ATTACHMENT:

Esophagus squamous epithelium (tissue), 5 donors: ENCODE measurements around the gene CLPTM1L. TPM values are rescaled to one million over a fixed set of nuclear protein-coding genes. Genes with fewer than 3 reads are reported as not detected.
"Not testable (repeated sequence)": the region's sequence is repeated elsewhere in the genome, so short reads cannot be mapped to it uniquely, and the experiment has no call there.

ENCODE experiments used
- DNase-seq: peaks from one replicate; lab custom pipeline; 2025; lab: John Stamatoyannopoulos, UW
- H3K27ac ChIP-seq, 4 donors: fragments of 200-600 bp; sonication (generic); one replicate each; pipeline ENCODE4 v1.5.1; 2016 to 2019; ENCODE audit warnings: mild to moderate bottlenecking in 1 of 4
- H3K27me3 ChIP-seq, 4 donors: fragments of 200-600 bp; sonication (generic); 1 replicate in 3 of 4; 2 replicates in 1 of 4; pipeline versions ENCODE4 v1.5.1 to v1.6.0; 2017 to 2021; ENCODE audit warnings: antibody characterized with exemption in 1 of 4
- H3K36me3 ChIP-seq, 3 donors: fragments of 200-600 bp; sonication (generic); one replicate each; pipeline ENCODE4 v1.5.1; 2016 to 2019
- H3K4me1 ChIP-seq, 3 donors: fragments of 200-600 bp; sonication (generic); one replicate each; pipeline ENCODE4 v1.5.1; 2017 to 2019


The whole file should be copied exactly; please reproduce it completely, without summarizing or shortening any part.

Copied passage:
Esophagus squamous epithelium (tissue), 5 donors: ENCODE measurements around the gene CLPTM1L. TPM values are rescaled to one million over a fixed set of nuclear protein-coding genes. Genes with fewer than 3 reads are reported as not detected.
"Not testable (repeated sequence)": the region's sequence is repeated elsewhere in the genome, so short reads cannot be mapped to it uniquely, and the experiment has no call there.

ENCODE experiments used
- DNase-seq: peaks from one replicate; lab custom pipeline; 2025; lab: John Stamatoyannopoulos, UW
- H3K27ac ChIP-seq, 4 donors: fragments of 200-600 bp; sonication (generic); one replicate each; pipeline ENCODE4 v1.5.1; 2016 to 2019; ENCODE audit warnings: mild to moderate bottlenecking in 1 of 4
- H3K27me3 ChIP-seq, 4 donors: fragments of 200-600 bp; sonication (generic); 1 replicate in 3 of 4; 2 replicates in 1 of 4; pipeline versions ENCODE4 v1.5.1 to v1.6.0; 2017 to 2021; ENCODE audit warnings: antibody characterized with exemption in 1 of 4
- H3K36me3 ChIP-seq, 3 donors: fragments of 200-600 bp; sonication (generic); one replicate each; pipeline ENCODE4 v1.5.1; 2016 to 2019
- H3K4me1 ChIP-seq, 3 donors: fragments of 200-600 bp; sonication (generic); one replicate each; pipeline ENCODE4 v1.5.1; 2017 to 2019